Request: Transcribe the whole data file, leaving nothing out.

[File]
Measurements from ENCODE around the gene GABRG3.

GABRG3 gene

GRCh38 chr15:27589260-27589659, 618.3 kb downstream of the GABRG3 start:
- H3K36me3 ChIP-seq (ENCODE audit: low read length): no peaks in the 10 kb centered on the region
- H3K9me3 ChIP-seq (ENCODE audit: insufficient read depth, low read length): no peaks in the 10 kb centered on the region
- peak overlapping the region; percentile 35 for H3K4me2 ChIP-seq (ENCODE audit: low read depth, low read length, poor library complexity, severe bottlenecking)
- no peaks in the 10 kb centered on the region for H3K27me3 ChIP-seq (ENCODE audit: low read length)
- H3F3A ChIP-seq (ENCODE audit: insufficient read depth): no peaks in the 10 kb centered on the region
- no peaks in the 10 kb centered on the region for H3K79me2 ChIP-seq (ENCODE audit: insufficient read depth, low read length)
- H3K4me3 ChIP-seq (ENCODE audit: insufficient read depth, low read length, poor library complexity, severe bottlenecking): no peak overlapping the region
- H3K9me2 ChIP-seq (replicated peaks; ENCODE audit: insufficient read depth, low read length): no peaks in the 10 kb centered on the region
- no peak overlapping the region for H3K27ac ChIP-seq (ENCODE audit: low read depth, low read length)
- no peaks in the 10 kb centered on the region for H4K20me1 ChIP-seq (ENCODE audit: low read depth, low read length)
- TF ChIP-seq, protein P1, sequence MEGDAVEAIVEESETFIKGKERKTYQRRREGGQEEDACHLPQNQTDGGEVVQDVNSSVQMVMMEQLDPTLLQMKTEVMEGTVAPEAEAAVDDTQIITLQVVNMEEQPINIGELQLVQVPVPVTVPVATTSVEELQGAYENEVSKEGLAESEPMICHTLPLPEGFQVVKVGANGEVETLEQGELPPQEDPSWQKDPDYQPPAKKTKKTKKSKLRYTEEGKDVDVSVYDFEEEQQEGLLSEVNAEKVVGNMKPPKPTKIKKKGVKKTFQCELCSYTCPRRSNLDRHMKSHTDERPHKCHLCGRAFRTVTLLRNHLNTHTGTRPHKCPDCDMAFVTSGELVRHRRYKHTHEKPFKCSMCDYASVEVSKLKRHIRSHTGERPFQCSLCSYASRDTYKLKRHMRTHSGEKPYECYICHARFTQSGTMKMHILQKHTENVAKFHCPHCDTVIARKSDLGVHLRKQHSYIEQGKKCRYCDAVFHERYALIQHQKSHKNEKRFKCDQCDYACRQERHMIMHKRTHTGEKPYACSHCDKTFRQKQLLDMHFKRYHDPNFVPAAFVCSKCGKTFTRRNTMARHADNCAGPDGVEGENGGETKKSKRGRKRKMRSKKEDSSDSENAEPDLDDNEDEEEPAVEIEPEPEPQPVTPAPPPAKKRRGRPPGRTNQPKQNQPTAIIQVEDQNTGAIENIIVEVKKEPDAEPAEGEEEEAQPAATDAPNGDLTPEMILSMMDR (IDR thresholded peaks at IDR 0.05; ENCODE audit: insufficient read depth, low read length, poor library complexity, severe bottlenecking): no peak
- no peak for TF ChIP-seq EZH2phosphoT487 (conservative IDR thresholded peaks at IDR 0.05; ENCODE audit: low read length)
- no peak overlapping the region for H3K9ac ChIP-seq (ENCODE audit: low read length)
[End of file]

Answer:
Measurements from ENCODE around the gene GABRG3.

GABRG3 gene

GRCh38 chr15:27589260-27589659, 618.3 kb downstream of the GABRG3 start:
- H3K36me3 ChIP-seq (ENCODE audit: low read length): no peaks in the 10 kb centered on the region
- H3K9me3 ChIP-seq (ENCODE audit: insufficient read depth, low read length): no peaks in the 10 kb centered on the region
- peak overlapping the region; percentile 35 for H3K4me2 ChIP-seq (ENCODE audit: low read depth, low read length, poor library complexity, severe bottlenecking)
- no peaks in the 10 kb centered on the region for H3K27me3 ChIP-seq (ENCODE audit: low read length)
- H3F3A ChIP-seq (ENCODE audit: insufficient read depth): no peaks in the 10 kb centered on the region
- no peaks in the 10 kb centered on the region for H3K79me2 ChIP-seq (ENCODE audit: insufficient read depth, low read length)
- H3K4me3 ChIP-seq (ENCODE audit: insufficient read depth, low read length, poor library complexity, severe bottlenecking): no peak overlapping the region
- H3K9me2 ChIP-seq (replicated peaks; ENCODE audit: insufficient read depth, low read length): no peaks in the 10 kb centered on the region
- no peak overlapping the region for H3K27ac ChIP-seq (ENCODE audit: low read depth, low read length)
- no peaks in the 10 kb centered on the region for H4K20me1 ChIP-seq (ENCODE audit: low read depth, low read length)
- TF ChIP-seq, protein P1, sequence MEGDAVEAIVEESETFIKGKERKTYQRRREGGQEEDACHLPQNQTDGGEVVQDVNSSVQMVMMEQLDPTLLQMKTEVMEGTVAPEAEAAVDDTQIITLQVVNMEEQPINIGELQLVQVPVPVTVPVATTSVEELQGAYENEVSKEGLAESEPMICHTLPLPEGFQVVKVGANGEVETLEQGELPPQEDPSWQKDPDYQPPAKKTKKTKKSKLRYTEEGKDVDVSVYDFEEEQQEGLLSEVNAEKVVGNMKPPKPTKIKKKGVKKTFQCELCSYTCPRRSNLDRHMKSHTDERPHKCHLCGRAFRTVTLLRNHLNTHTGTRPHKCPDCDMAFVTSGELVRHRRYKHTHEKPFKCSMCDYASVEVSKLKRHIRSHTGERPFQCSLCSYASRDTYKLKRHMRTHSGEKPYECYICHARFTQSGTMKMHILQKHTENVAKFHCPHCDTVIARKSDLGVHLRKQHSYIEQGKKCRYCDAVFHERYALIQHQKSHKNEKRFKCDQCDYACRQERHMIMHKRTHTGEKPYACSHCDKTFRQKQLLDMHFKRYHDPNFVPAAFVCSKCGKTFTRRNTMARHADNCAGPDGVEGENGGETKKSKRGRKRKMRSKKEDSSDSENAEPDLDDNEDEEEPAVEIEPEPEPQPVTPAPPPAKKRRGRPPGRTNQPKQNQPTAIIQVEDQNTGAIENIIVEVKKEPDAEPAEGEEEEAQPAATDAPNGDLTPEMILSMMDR (IDR thresholded peaks at IDR 0.05; ENCODE audit: insufficient read depth, low read length, poor library complexity, severe bottlenecking): no peak
- no peak for TF ChIP-seq EZH2phosphoT487 (conservative IDR thresholded peaks at IDR 0.05; ENCODE audit: low read length)
- no peak overlapping the region for H3K9ac ChIP-seq (ENCODE audit: low read length)